Kentucky Online Casinos

Welcome to Kentucky! For a state well-known for horse racing, it is shocking how there are so few other types of gambling in the Bluegrass State. There are no casinos of any kind in Kentucky — including online casinos.

Aside from the various venerable racetracks, the lottery and the bingo halls in the state, you cannot place a legal bet of any sort here. It almost goes without saying that online gambling in Kentucky is limited.

Check back here at Playin USA to see if the situation in the state changes at all, but for now, here is the latest information on gambling in Kentucky.

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Are online casinos legal in Kentucky?

No. Online casinos are not legal in Kentucky. Don’t believe it if you see statements to the contrary. At best, they’re mistaken. At worst, they’re outright falsehoods.

Sweepstakes and Social Casinos

What’s legal are the sweepstakes and social casino sites that we mentioned above. The three alternative options that stand out are Chumba Casino, LuckyLand Slots and Funzpoints. All three offer a variety of slots for real money prizes. You can also find some options for table games on Chumba and keno on Funzpoints. In all three cases, the games are smooth and visually appealing and look and act the same as you would find on real money sites. Keep in mind both Chumba Casino and Luckyland Slots are social casino sites while Funzpoints offers a sweepstakes site.

Can you gamble online at all in Kentucky?

For the most part, you cannot gamble online in Kentucky legally. There are no legal online casinos, sportsbooks or poker rooms in the Bluegrass State. Any site that says otherwise is mistaken.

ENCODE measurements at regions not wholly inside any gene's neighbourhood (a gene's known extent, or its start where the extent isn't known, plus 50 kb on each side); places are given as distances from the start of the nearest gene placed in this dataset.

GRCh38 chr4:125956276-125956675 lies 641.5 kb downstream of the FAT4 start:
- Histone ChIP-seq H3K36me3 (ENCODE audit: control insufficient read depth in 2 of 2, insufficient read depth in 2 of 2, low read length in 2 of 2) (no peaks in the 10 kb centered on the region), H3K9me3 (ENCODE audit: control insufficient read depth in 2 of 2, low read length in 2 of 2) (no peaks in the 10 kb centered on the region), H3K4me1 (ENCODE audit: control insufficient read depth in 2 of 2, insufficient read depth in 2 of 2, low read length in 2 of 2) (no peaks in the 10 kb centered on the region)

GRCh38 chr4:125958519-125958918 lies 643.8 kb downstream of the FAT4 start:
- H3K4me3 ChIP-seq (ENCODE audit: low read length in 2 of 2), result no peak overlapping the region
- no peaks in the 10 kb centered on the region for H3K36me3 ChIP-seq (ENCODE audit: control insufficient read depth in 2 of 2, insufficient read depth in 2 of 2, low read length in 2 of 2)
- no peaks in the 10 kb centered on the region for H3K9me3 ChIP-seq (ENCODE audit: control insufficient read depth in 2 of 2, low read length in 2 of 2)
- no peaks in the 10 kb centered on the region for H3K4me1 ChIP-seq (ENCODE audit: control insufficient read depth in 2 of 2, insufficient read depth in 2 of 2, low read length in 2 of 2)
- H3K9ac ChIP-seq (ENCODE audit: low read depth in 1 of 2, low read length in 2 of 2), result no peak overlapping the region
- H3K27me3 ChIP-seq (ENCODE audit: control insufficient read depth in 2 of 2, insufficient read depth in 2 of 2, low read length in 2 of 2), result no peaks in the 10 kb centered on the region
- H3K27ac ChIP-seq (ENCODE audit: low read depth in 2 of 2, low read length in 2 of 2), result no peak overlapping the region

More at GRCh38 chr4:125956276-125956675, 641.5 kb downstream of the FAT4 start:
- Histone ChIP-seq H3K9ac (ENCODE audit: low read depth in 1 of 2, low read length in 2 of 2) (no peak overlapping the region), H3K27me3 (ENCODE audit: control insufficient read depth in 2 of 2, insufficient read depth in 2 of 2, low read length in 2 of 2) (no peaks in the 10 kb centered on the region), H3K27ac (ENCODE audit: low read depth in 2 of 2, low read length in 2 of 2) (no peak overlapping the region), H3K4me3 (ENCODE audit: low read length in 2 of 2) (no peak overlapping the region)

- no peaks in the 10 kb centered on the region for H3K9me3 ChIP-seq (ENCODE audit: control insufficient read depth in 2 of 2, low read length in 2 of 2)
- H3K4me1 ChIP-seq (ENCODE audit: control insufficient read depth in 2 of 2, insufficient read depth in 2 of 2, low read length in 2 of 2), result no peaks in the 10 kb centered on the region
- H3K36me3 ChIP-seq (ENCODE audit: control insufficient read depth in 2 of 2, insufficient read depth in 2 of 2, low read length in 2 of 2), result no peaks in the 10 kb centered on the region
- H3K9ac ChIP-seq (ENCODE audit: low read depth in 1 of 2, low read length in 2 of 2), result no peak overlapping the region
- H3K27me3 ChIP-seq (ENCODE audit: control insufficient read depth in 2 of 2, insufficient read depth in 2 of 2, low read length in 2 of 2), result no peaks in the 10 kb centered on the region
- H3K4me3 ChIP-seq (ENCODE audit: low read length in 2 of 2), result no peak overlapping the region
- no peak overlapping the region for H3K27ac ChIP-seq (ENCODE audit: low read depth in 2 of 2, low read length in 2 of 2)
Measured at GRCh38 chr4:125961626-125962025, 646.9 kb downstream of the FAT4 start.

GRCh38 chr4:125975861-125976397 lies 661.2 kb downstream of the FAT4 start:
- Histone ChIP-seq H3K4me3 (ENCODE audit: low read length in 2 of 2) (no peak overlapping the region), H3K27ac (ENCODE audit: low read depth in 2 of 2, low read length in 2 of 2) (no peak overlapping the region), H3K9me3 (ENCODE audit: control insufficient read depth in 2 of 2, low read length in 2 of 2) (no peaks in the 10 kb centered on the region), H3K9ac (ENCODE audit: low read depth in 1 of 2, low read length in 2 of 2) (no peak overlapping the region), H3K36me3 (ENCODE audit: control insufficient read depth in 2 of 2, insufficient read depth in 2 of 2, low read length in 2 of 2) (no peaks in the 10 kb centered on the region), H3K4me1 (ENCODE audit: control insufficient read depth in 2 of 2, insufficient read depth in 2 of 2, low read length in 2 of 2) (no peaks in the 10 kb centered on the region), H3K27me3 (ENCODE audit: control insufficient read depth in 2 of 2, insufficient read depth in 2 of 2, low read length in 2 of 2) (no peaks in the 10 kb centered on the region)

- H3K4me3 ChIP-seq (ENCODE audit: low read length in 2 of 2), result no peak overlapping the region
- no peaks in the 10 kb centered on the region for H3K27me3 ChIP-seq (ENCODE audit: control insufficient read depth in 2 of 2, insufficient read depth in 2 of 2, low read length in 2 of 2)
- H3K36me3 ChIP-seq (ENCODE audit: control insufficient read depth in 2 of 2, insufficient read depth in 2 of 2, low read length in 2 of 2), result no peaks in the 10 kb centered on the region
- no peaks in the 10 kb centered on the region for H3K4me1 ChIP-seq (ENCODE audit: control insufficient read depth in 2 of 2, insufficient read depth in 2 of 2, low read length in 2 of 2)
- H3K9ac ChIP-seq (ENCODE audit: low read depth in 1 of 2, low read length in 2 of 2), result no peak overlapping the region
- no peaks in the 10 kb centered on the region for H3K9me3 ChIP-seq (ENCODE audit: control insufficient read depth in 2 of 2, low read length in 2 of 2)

The only bill in recent years to have a realistic chance of expanding Kentucky’s profile was a measure proposed in 2020. Rep. Adam Koenig’s HB 137 primarily focused its legislative attention on sports betting but also included provisions for legal online poker and daily fantasy sports in the state. All seemed to be on track for legalization until other representatives attached nearly a dozen amendments to the bill. Even if the legislative session had not ended in April 2020, many of these amendments would have been fatal to the bill’s chances for passage.

There are a few ways to place a bet here and there, though.

Horse Racing

First and foremost, you can wager on horse races online. Churchill Downs hosts its own horse betting site, in fact — TwinSpires is a fine place to bet on races both at the track itself and at tracks around the country (and world). However, we also recommend that you give TVG a try. TVG is both a site to place bets on horse races and a 24-hour broadcast network dedicated to the sport.


Another type of online gambling that you can try in Kentucky is online lottery. You can find an entire spectrum of lottery games available from the Kentucky Lottery site or its app. Instant win games, draw games, scratchers, and even keno games allow you to play from virtually anywhere in the state.


You can also take part in daily fantasy sports contests in Kentucky. Now, to be fair, DFS is in a bit of legal limbo right now. Koenig’s 2020 bill would have made the activity officially legal in the Bluegrass State, but the bill’s failure meant that there is no DFS law on the books. However, both FanDuel and DraftKings, the two main DFS providers, allow players from Kentucky.

Will Kentucky regulate online gambling in the future?

Maybe, but it’s not going to be easy. The issue of gambling itself, online or otherwise, is quite divisive within the Kentucky Legislature. There are powerful supporters of expansion, but there are also plenty who oppose it and, according to one lawmaker, would get rid of the lottery and horse racing if they could. One of the biggest supporters is the governor of Kentucky, Andy Beshear, who has repeatedly stated that he sees online gambling as part of Kentucky’s future. However, those who oppose expansion are willing to pull out as many tricks of the legislative trade as they can to keep things from moving forward. The most recent bill, for instance, failed not because it didn’t have the votes, but because the opponents managed to stymie attempts to call for a quorum.

Legal online gambling vs. unregulated sites